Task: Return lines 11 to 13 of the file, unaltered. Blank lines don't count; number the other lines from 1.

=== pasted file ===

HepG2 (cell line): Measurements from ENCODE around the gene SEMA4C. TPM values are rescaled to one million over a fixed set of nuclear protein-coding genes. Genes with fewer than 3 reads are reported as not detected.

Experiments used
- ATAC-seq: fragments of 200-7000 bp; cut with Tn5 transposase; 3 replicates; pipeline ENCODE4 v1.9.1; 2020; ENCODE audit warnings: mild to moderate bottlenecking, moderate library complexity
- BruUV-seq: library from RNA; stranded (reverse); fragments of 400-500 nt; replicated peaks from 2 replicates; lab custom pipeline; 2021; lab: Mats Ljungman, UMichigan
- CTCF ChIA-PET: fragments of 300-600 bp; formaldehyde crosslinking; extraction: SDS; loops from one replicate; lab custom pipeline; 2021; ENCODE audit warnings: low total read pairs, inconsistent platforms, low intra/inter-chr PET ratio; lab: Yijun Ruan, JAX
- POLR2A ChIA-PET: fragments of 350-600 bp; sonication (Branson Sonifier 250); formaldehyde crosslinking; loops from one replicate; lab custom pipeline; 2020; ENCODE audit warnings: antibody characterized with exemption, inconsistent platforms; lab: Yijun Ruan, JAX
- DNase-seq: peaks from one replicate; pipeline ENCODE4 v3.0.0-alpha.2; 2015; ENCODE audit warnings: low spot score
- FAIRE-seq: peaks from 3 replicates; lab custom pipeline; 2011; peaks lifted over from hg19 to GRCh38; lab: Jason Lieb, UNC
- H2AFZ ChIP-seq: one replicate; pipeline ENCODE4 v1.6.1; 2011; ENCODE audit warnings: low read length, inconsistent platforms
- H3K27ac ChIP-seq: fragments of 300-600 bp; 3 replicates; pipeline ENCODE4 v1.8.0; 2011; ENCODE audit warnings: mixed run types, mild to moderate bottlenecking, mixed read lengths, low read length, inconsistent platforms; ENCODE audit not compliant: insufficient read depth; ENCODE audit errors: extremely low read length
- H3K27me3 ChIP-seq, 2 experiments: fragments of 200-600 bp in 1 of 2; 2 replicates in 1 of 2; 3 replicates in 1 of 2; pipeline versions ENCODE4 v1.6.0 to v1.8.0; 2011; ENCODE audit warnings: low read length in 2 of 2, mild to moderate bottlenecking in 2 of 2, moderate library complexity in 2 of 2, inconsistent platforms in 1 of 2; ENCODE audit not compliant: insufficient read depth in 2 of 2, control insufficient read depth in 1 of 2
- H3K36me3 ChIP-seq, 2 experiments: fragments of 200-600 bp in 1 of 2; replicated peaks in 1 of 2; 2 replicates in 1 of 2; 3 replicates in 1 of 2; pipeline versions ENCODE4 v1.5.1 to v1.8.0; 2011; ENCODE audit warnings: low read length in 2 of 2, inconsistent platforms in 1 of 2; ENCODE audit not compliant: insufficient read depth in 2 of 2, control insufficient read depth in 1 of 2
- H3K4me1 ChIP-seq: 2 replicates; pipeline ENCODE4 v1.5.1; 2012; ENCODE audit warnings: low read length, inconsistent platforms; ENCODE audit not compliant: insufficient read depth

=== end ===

- H3K27me3 ChIP-seq, 2 experiments: fragments of 200-600 bp in 1 of 2; 2 replicates in 1 of 2; 3 replicates in 1 of 2; pipeline versions ENCODE4 v1.6.0 to v1.8.0; 2011; ENCODE audit warnings: low read length in 2 of 2, mild to moderate bottlenecking in 2 of 2, moderate library complexity in 2 of 2, inconsistent platforms in 1 of 2; ENCODE audit not compliant: insufficient read depth in 2 of 2, control insufficient read depth in 1 of 2
- H3K36me3 ChIP-seq, 2 experiments: fragments of 200-600 bp in 1 of 2; replicated peaks in 1 of 2; 2 replicates in 1 of 2; 3 replicates in 1 of 2; pipeline versions ENCODE4 v1.5.1 to v1.8.0; 2011; ENCODE audit warnings: low read length in 2 of 2, inconsistent platforms in 1 of 2; ENCODE audit not compliant: insufficient read depth in 2 of 2, control insufficient read depth in 1 of 2
- H3K4me1 ChIP-seq: 2 replicates; pipeline ENCODE4 v1.5.1; 2012; ENCODE audit warnings: low read length, inconsistent platforms; ENCODE audit not compliant: insufficient read depth